7331 E Osborn Dr, Ste 250                  
               Scottsdale, AZ 85251                                
                    480-947-7725                                     

Welcome to our Patient Education page!

We believe that informed patients are better equipped to make decisions regarding their health and well being. For your personal use, we have created an extensive patient library covering an array of educational topics, which can be found on the side of each page. Browse through these diagnoses and treatments to learn more about topics of interest to you. You may also search this database, entering your term(s) in the search bar provided.

For more comprehensive information on skin conditions please follow these links to the American Osteopathic College of Dermatology and American Academy of Dermatology websites both of which maintain excellent databases for patients.

As always, you can contact our office to answer any questions or concerns.

 

ASDS Non-Physician Practice of Medicine & Patient Safety Campaign 

"Due to the proliferation of spas, salons and walk-in clinics offering cosmetic procedures performed by non-physicians, the ASDS has noted a significant increase in patient complications."

The problem of impaired safety arises from a lax regulatory environment, indiscriminate sales of medical equipment and the absence of adequate dermatologic training among non-physician providers.  Arizona, in particular, lags behind other states in regulation and the enforcement of laws involving the non-physician practice of medicine.  Frequent complications seen by dermatologists include laser burns, scarring, pigmentary changes, inappropriate treatment, the delayed diagnosis of disease and mis-managment of adverse events.  

Patients should be aware of the potential hazards associated with treatments received in medical spas, salons and clinics owned or staffed by non-physicians and, whenever possible, seek the advice and care of board-certified physicians with training in cutaneous medicine and surgery. 

Complications from the Non-Physician Practice of Medicine

ASDS Patient Safety Campaign

 

It is estimated that about one-third of people with diabetes will have a skin disorder at some time in their lives caused by the disease. Diabetics are more susceptible to bacterial and fungal infections; allergic reactions to medications, insect bites or foods; dry itchy skin as a result of poor blood circulation; and infections from foot injuries for people with neuropathy.

There are a number of diabetes-specific skin conditions:

Acanthosis Nigricans. A slowly progressing skin condition, which turns some areas of skin, usually in the folds or creases, into dark, thick and velvet-textured skin. Acanthosis nigricans often precedes the diagnosis of diabetes. It is sometimes inherited, but is usually triggered by high insulin levels. It can occur at any age and usually strikes people who are obese. There is no treatment for the condition except to reduce insulin levels. Prescription creams may help lighten the affected area.

Diabetic Blisters. Rare blisters that appear on the hands, toes, feet or forearms that are thought to be caused by diabetic neuropathy.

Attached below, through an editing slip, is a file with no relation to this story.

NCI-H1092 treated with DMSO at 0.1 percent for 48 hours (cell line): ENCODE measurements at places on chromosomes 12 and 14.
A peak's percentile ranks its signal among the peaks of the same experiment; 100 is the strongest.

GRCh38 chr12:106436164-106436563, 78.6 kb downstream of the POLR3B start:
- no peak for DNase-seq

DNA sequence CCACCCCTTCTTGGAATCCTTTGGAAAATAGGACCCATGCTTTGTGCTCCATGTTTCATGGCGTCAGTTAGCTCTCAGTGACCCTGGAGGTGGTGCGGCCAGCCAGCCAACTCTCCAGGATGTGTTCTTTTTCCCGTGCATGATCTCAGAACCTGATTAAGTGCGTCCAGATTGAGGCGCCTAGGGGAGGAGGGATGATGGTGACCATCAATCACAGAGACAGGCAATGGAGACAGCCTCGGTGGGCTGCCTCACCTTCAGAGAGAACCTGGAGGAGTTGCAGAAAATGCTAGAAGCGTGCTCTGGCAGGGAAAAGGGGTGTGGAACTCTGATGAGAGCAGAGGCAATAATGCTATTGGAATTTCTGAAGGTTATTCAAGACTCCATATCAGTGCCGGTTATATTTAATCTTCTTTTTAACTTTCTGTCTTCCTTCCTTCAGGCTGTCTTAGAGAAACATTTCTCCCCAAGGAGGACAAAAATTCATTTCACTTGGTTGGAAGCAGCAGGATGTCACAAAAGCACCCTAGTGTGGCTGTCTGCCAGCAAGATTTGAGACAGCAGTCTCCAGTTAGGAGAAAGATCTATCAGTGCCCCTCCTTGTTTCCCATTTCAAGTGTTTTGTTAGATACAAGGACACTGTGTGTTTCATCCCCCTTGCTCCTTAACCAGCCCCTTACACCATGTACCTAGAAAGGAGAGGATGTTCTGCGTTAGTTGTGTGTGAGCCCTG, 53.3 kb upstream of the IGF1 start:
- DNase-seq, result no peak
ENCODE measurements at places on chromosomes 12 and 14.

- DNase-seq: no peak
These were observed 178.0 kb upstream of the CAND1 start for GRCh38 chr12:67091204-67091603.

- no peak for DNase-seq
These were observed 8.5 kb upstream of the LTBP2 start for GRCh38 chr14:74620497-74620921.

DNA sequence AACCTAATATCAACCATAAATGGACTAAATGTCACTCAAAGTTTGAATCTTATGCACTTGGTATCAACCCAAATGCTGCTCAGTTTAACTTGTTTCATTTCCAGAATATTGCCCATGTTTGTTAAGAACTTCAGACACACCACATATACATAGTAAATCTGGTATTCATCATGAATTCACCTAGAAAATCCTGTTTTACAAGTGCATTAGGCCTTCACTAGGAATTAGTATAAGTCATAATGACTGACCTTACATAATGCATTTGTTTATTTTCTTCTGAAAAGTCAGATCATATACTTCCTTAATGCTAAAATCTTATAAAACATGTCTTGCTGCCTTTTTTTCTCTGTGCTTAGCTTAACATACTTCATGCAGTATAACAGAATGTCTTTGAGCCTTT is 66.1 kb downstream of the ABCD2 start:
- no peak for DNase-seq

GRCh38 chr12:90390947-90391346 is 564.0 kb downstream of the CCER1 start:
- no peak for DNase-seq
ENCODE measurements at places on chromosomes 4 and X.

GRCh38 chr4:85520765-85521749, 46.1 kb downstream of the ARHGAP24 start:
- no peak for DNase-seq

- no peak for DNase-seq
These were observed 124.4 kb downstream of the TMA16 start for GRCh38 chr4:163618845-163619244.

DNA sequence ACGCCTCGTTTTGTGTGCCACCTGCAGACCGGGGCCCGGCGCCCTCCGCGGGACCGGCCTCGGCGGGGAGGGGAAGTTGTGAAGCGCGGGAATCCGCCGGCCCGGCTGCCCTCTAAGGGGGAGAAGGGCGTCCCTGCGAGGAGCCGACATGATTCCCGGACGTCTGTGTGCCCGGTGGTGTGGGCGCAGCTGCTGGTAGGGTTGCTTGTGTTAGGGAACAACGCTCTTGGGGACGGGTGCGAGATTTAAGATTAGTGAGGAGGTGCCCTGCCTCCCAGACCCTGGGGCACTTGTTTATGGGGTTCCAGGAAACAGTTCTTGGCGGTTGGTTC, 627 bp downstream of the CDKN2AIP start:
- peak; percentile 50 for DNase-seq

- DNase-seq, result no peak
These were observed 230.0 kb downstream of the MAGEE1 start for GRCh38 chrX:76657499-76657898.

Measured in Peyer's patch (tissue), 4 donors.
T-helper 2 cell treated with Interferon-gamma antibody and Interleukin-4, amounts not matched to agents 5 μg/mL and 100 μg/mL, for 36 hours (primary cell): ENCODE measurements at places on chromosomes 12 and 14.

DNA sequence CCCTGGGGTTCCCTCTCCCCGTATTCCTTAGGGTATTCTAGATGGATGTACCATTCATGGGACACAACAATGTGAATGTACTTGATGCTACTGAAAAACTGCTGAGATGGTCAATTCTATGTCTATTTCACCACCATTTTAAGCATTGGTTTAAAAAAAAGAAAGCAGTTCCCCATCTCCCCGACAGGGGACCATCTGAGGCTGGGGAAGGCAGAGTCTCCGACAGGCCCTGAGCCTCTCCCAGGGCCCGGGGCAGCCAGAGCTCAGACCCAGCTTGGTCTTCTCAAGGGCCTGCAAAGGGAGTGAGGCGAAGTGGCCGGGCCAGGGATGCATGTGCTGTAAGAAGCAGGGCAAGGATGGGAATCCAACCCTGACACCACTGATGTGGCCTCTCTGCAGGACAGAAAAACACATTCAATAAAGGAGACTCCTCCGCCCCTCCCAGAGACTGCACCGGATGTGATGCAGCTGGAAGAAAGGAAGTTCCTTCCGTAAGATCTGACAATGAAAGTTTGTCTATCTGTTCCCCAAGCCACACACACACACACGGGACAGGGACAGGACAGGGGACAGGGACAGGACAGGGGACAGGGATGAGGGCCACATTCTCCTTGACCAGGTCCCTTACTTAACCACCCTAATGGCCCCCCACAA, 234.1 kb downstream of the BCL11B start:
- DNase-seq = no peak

Diabetic Dermopathy. Round, brown or purple scaly patches that most frequently appear on the front of the legs (most often the shins) and look like age spots. They are caused by changes in small blood vessels. Diabetic dermopathy occurs more often in people who have suffered from diabetes for decades. They are harmless, requiring no medical intervention, but they are slow to heal.

Digital Sclerosis. This condition appears as thick, waxy and tight skin on toes, fingers and hands, which can cause stiffness in the digits. Getting blood glucose levels back to normal helps alleviate this skin condition.

Disseminated Granuloma Annulare. A red or reddish-brown rash that forms a bull's eye on the skin, usually on the fingers, toes or ears. While not serious, it is advised that you talk to your dermatologist about taking steroid medications to make the rash go away.

Eruptive Xanthomatosis. A pea-like enlargement in the skin with a red halo that itches. It most frequently appears on the hands, feet, arms, legs or buttocks. It is often a response to high triglycerides. Keeping blood glucose levels in the normal range helps this condition subside.

Necrobiosis Lipoidica Diabeticorum. This condition is similar to diabetic dermopathy, but the spots are larger, fewer, deeper in the skin and have a shiny porcelain-like appearance. It is often itchy or painful. It goes through cycles of being active and inactive. It is caused by changes in collagen and fat underneath the skin. Women are three times more likely to get this condition than are men. Typically, topical steroids are used to treat necrobiosis lipoidica diabeticorum. In more severe cases, cortisone injections may be required.

Vitiligo. Vitiligo refers to the development of white patches anywhere on the skin. It usually affects areas of skin that have been exposed to sun. It also appears in body folds, near moles or at the site of previous skin injury. The condition is permanent and there is no known cure or prevention. However, there are some treatments that can be used to improve the appearance of the skin, such as steroid creams and ultraviolet light therapy.